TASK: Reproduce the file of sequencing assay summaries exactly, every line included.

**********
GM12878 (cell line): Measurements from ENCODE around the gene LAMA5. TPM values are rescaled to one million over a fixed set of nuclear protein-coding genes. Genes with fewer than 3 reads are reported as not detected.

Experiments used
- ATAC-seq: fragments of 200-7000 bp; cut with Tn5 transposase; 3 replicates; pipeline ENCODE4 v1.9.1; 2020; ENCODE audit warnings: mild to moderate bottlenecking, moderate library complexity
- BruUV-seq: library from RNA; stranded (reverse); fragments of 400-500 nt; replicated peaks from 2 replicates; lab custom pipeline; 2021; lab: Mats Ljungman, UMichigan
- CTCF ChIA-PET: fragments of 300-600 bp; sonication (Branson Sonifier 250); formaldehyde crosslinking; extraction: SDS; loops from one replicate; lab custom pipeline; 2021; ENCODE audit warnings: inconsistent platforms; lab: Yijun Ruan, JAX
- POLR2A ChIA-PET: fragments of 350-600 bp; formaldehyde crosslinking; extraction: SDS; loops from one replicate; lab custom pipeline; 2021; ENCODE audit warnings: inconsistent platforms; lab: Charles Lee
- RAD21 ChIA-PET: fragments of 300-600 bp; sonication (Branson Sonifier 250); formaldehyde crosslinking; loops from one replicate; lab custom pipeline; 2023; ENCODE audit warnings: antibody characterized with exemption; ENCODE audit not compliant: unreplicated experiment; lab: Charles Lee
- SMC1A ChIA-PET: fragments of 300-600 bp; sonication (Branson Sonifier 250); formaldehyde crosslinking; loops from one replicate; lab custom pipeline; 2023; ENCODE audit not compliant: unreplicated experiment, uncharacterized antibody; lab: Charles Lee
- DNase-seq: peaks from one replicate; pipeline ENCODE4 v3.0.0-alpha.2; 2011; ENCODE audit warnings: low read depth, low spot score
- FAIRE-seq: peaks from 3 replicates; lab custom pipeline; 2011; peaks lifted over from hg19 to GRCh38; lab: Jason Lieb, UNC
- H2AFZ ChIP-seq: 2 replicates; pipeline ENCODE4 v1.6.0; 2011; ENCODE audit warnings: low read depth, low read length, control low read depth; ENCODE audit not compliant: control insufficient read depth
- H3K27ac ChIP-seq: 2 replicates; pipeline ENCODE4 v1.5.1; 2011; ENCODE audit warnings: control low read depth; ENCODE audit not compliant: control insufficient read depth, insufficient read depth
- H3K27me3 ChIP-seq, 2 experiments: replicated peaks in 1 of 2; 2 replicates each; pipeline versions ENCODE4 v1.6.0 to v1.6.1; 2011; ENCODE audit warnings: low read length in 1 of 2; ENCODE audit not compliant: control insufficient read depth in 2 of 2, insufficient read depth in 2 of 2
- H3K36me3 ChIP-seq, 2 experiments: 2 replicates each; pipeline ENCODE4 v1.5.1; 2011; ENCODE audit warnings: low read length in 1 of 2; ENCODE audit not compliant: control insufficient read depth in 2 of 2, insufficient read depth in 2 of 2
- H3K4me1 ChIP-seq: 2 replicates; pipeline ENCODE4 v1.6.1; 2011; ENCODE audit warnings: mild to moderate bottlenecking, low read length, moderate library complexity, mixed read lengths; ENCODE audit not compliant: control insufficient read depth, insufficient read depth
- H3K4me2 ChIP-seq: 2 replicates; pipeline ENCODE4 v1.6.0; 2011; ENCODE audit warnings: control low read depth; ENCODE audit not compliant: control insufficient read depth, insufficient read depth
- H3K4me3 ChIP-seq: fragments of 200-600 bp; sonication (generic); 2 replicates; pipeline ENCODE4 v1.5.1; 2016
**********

GM12878 (cell line): Measurements from ENCODE around the gene LAMA5. TPM values are rescaled to one million over a fixed set of nuclear protein-coding genes. Genes with fewer than 3 reads are reported as not detected.

Experiments used
- ATAC-seq: fragments of 200-7000 bp; cut with Tn5 transposase; 3 replicates; pipeline ENCODE4 v1.9.1; 2020; ENCODE audit warnings: mild to moderate bottlenecking, moderate library complexity
- BruUV-seq: library from RNA; stranded (reverse); fragments of 400-500 nt; replicated peaks from 2 replicates; lab custom pipeline; 2021; lab: Mats Ljungman, UMichigan
- CTCF ChIA-PET: fragments of 300-600 bp; sonication (Branson Sonifier 250); formaldehyde crosslinking; extraction: SDS; loops from one replicate; lab custom pipeline; 2021; ENCODE audit warnings: inconsistent platforms; lab: Yijun Ruan, JAX
- POLR2A ChIA-PET: fragments of 350-600 bp; formaldehyde crosslinking; extraction: SDS; loops from one replicate; lab custom pipeline; 2021; ENCODE audit warnings: inconsistent platforms; lab: Charles Lee
- RAD21 ChIA-PET: fragments of 300-600 bp; sonication (Branson Sonifier 250); formaldehyde crosslinking; loops from one replicate; lab custom pipeline; 2023; ENCODE audit warnings: antibody characterized with exemption; ENCODE audit not compliant: unreplicated experiment; lab: Charles Lee
- SMC1A ChIA-PET: fragments of 300-600 bp; sonication (Branson Sonifier 250); formaldehyde crosslinking; loops from one replicate; lab custom pipeline; 2023; ENCODE audit not compliant: unreplicated experiment, uncharacterized antibody; lab: Charles Lee
- DNase-seq: peaks from one replicate; pipeline ENCODE4 v3.0.0-alpha.2; 2011; ENCODE audit warnings: low read depth, low spot score
- FAIRE-seq: peaks from 3 replicates; lab custom pipeline; 2011; peaks lifted over from hg19 to GRCh38; lab: Jason Lieb, UNC
- H2AFZ ChIP-seq: 2 replicates; pipeline ENCODE4 v1.6.0; 2011; ENCODE audit warnings: low read depth, low read length, control low read depth; ENCODE audit not compliant: control insufficient read depth
- H3K27ac ChIP-seq: 2 replicates; pipeline ENCODE4 v1.5.1; 2011; ENCODE audit warnings: control low read depth; ENCODE audit not compliant: control insufficient read depth, insufficient read depth
- H3K27me3 ChIP-seq, 2 experiments: replicated peaks in 1 of 2; 2 replicates each; pipeline versions ENCODE4 v1.6.0 to v1.6.1; 2011; ENCODE audit warnings: low read length in 1 of 2; ENCODE audit not compliant: control insufficient read depth in 2 of 2, insufficient read depth in 2 of 2
- H3K36me3 ChIP-seq, 2 experiments: 2 replicates each; pipeline ENCODE4 v1.5.1; 2011; ENCODE audit warnings: low read length in 1 of 2; ENCODE audit not compliant: control insufficient read depth in 2 of 2, insufficient read depth in 2 of 2
- H3K4me1 ChIP-seq: 2 replicates; pipeline ENCODE4 v1.6.1; 2011; ENCODE audit warnings: mild to moderate bottlenecking, low read length, moderate library complexity, mixed read lengths; ENCODE audit not compliant: control insufficient read depth, insufficient read depth
- H3K4me2 ChIP-seq: 2 replicates; pipeline ENCODE4 v1.6.0; 2011; ENCODE audit warnings: control low read depth; ENCODE audit not compliant: control insufficient read depth, insufficient read depth
- H3K4me3 ChIP-seq: fragments of 200-600 bp; sonication (generic); 2 replicates; pipeline ENCODE4 v1.5.1; 2016